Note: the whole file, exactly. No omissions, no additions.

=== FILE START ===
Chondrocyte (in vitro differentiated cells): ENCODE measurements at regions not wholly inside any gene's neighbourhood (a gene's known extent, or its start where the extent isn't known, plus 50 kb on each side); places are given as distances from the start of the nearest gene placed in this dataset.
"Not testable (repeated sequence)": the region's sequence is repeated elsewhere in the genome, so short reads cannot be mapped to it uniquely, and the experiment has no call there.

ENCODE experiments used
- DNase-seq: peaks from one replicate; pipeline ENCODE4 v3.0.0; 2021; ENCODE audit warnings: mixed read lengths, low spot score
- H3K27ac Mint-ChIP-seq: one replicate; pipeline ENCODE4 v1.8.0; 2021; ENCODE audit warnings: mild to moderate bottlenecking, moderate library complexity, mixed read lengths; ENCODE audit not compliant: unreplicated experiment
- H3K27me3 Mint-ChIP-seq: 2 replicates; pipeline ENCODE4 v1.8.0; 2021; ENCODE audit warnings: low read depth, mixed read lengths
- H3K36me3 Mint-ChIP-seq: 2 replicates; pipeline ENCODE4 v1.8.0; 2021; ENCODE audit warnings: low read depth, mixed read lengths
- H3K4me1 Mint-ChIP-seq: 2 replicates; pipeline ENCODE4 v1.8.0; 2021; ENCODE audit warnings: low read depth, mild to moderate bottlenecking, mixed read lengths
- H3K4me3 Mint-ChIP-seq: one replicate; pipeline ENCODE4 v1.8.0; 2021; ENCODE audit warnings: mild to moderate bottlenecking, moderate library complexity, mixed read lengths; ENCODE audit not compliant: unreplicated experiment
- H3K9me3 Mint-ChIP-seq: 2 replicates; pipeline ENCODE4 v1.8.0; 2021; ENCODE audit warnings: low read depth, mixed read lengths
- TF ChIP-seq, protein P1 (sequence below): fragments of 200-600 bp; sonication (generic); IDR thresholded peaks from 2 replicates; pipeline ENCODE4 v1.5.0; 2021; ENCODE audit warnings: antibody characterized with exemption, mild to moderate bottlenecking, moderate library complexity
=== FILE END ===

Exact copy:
Chondrocyte (in vitro differentiated cells): ENCODE measurements at regions not wholly inside any gene's neighbourhood (a gene's known extent, or its start where the extent isn't known, plus 50 kb on each side); places are given as distances from the start of the nearest gene placed in this dataset.
"Not testable (repeated sequence)": the region's sequence is repeated elsewhere in the genome, so short reads cannot be mapped to it uniquely, and the experiment has no call there.

ENCODE experiments used
- DNase-seq: peaks from one replicate; pipeline ENCODE4 v3.0.0; 2021; ENCODE audit warnings: mixed read lengths, low spot score
- H3K27ac Mint-ChIP-seq: one replicate; pipeline ENCODE4 v1.8.0; 2021; ENCODE audit warnings: mild to moderate bottlenecking, moderate library complexity, mixed read lengths; ENCODE audit not compliant: unreplicated experiment
- H3K27me3 Mint-ChIP-seq: 2 replicates; pipeline ENCODE4 v1.8.0; 2021; ENCODE audit warnings: low read depth, mixed read lengths
- H3K36me3 Mint-ChIP-seq: 2 replicates; pipeline ENCODE4 v1.8.0; 2021; ENCODE audit warnings: low read depth, mixed read lengths
- H3K4me1 Mint-ChIP-seq: 2 replicates; pipeline ENCODE4 v1.8.0; 2021; ENCODE audit warnings: low read depth, mild to moderate bottlenecking, mixed read lengths
- H3K4me3 Mint-ChIP-seq: one replicate; pipeline ENCODE4 v1.8.0; 2021; ENCODE audit warnings: mild to moderate bottlenecking, moderate library complexity, mixed read lengths; ENCODE audit not compliant: unreplicated experiment
- H3K9me3 Mint-ChIP-seq: 2 replicates; pipeline ENCODE4 v1.8.0; 2021; ENCODE audit warnings: low read depth, mixed read lengths
- TF ChIP-seq, protein P1 (sequence below): fragments of 200-600 bp; sonication (generic); IDR thresholded peaks from 2 replicates; pipeline ENCODE4 v1.5.0; 2021; ENCODE audit warnings: antibody characterized with exemption, mild to moderate bottlenecking, moderate library complexity